U.S. Tidal Power Ready for Prime Time
Regulatory hurdles have hampered tidal power projects in the United States, compared to Europe, but U.S. projects are finally catching up. Ocean Renewable Power Company
- A 34-ton rotating seafloor turbine was installed off the coast of Maine.
- Motion from tides will turn the turbine blades.
- Eventually, 20 machines will be installed underwater to power 1,500 homes.
The nation's first commercial tidal power plant is going online this week near Eastport, Maine, with a 34-ton rotating seafloor turbine that looks like an old-fashioned push lawnmower blade but generates enough electricity for 25 nearby homes. The $21 million project will be harnessing the energy of swiftly moving currents that rise and fall more than 12 feet every day.
The Ocean Renewable Power Company has been developing the project for the past eight years, and recently signed a power purchase agreement with Maine utility officials. That helped take the project out of the testing phase and into development. A generator was lowered 85 feet below the waters of Cobscook Bay on Wednesday, Aug. 15, and connected with a turbine unit that's already set up on the seafloor, said ORPC president Ray Sauer. Power should start flowing by Sept. 1.
The turbine blades "are similar to an airplane wing," Sauer said. "Water moves over the foil and gives it lift, which rotates the turbine that turns a shaft and generates electricity."
The electric power is fed directly into the local grid through an underwater cable -- just like wind power. While attempts to harness tidal power has been kicking around for a long time -- recent advances in composite materials for turbine blades and sealed water-proof generators have helped make it a reality, Sauer said.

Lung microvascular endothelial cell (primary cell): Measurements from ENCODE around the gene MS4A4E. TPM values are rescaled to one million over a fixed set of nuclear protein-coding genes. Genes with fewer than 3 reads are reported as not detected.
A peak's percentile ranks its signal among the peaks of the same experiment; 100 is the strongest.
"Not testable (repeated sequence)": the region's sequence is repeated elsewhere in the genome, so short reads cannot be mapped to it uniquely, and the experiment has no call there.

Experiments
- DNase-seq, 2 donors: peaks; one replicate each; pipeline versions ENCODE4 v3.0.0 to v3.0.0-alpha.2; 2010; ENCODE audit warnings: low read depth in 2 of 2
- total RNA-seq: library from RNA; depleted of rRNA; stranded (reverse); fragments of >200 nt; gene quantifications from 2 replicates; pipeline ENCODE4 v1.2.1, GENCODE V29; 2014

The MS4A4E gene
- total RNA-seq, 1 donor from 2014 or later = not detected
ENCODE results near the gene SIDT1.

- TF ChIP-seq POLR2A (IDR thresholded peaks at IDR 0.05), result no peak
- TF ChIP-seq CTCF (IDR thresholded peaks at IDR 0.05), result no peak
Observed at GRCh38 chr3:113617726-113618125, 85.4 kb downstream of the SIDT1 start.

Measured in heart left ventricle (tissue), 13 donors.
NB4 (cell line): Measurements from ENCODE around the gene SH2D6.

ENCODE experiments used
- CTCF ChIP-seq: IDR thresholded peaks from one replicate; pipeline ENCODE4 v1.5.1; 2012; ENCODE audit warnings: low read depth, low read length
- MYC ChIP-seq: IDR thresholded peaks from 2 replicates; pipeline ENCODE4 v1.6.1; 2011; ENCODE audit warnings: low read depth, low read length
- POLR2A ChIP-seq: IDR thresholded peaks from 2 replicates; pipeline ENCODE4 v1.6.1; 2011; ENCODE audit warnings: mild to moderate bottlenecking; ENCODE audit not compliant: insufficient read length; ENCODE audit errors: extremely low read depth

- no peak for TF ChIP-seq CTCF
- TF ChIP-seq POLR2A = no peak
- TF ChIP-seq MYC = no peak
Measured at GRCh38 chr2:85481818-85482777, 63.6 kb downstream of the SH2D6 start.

Aside from raising money, Sauer said the toughest thing is dealing with the foul weather and corrosive marine environment that can do real damage to construction equipment and the people who run them.
"We're just at mouth of the Bay of Fundy," he said. "It's not pleasant in the winter."
Over the next four years, ORPC has been given a permit to install 20 turbine generating units that will provide power for 1,500 homes in the Eastport area. Maine's public utility is helping subsidize the cost of the tidal power so that homeowners won't be paying the extra tab for using this renewable, but still expensive energy source.
"We've proven that the power system works and the challenge is how do we make it more efficient and reduce costs," Sauer said.
The project in Maine is just one of several across the United States that are coming to fruition after years of trial-and-error. Verdant Power has been testing an underwater turbine in New York's East River for the past decade that it hopes will generator power to homeowners on Roosevelt Island. Federal regulatory officials approved Verdant's power purchase agreement in January 2012 and the company says it will begin installing them in 2013.
Other tidal power projects are underway in Cook Inlet, Alaska and Puget Sound, Wash., according to Sean O'Neill, president of the Ocean Renewable Energy Coalition, a Washington, DC based trade group representing tidal and wave energy firms.
O'Neill says more than 100 kinds of ocean power technology systems are being used in coastal areas places like Ireland, Scotland, Netherlands, New Zealand, Chile and Spain. IBM has helped rig Galway Bay, Ireland, with tidal power turbines, for example.
"Tapping the Gulf Stream could provide 24/7 baseload power to South Florida," O'Neill said.